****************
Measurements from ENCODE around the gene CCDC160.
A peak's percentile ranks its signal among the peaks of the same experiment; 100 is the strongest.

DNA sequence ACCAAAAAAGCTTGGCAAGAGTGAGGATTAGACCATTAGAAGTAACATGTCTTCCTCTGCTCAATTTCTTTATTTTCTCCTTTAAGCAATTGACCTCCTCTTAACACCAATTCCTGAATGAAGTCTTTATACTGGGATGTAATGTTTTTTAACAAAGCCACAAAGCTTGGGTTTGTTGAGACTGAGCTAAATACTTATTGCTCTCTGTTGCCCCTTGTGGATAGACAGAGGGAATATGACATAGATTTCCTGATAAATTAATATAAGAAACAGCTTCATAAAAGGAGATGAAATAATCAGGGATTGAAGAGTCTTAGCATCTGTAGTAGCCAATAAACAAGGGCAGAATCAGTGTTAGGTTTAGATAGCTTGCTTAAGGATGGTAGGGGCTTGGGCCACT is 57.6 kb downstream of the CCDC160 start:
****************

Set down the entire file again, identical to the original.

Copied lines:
Measurements from ENCODE around the gene CCDC160.
A peak's percentile ranks its signal among the peaks of the same experiment; 100 is the strongest.

DNA sequence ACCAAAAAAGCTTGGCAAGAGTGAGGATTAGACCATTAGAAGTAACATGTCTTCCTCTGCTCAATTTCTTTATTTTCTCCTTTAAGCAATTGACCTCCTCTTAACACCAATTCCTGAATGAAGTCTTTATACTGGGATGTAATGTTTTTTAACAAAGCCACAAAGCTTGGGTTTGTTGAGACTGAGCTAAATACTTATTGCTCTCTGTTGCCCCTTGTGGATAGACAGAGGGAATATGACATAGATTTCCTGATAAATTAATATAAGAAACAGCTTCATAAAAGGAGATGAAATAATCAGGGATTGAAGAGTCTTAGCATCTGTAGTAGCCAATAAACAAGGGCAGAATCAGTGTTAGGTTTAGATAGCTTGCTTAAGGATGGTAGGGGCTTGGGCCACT is 57.6 kb downstream of the CCDC160 start: